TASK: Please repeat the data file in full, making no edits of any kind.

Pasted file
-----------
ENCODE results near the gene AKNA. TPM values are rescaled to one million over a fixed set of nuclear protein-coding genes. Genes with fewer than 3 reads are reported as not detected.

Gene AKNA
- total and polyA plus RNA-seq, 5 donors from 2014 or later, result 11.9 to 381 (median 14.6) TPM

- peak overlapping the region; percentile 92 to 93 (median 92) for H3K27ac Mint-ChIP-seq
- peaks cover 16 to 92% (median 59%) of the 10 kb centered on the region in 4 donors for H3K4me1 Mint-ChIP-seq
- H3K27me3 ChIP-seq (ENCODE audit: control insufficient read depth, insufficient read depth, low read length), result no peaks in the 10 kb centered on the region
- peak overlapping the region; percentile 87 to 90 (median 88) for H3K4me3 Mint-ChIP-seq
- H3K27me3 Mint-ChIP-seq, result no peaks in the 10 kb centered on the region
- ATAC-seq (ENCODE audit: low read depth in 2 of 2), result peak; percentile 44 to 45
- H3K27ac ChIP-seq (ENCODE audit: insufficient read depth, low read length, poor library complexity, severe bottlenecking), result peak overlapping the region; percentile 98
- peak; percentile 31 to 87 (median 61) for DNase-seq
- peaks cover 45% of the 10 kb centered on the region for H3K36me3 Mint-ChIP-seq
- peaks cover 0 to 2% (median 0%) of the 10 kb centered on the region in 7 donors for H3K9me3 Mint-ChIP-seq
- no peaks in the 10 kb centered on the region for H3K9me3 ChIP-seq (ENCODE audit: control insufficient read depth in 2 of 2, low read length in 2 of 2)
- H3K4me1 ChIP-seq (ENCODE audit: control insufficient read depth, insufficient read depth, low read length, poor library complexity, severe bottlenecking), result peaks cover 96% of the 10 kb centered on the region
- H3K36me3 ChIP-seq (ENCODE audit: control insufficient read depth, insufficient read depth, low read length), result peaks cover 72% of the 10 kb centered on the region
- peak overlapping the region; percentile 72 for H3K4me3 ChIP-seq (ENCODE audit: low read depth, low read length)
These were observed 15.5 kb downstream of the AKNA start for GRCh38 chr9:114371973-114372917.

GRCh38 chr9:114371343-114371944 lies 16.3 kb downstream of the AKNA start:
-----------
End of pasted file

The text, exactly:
ENCODE results near the gene AKNA. TPM values are rescaled to one million over a fixed set of nuclear protein-coding genes. Genes with fewer than 3 reads are reported as not detected.

Gene AKNA
- total and polyA plus RNA-seq, 5 donors from 2014 or later, result 11.9 to 381 (median 14.6) TPM

- peak overlapping the region; percentile 92 to 93 (median 92) for H3K27ac Mint-ChIP-seq
- peaks cover 16 to 92% (median 59%) of the 10 kb centered on the region in 4 donors for H3K4me1 Mint-ChIP-seq
- H3K27me3 ChIP-seq (ENCODE audit: control insufficient read depth, insufficient read depth, low read length), result no peaks in the 10 kb centered on the region
- peak overlapping the region; percentile 87 to 90 (median 88) for H3K4me3 Mint-ChIP-seq
- H3K27me3 Mint-ChIP-seq, result no peaks in the 10 kb centered on the region
- ATAC-seq (ENCODE audit: low read depth in 2 of 2), result peak; percentile 44 to 45
- H3K27ac ChIP-seq (ENCODE audit: insufficient read depth, low read length, poor library complexity, severe bottlenecking), result peak overlapping the region; percentile 98
- peak; percentile 31 to 87 (median 61) for DNase-seq
- peaks cover 45% of the 10 kb centered on the region for H3K36me3 Mint-ChIP-seq
- peaks cover 0 to 2% (median 0%) of the 10 kb centered on the region in 7 donors for H3K9me3 Mint-ChIP-seq
- no peaks in the 10 kb centered on the region for H3K9me3 ChIP-seq (ENCODE audit: control insufficient read depth in 2 of 2, low read length in 2 of 2)
- H3K4me1 ChIP-seq (ENCODE audit: control insufficient read depth, insufficient read depth, low read length, poor library complexity, severe bottlenecking), result peaks cover 96% of the 10 kb centered on the region
- H3K36me3 ChIP-seq (ENCODE audit: control insufficient read depth, insufficient read depth, low read length), result peaks cover 72% of the 10 kb centered on the region
- peak overlapping the region; percentile 72 for H3K4me3 ChIP-seq (ENCODE audit: low read depth, low read length)
These were observed 15.5 kb downstream of the AKNA start for GRCh38 chr9:114371973-114372917.

GRCh38 chr9:114371343-114371944 lies 16.3 kb downstream of the AKNA start: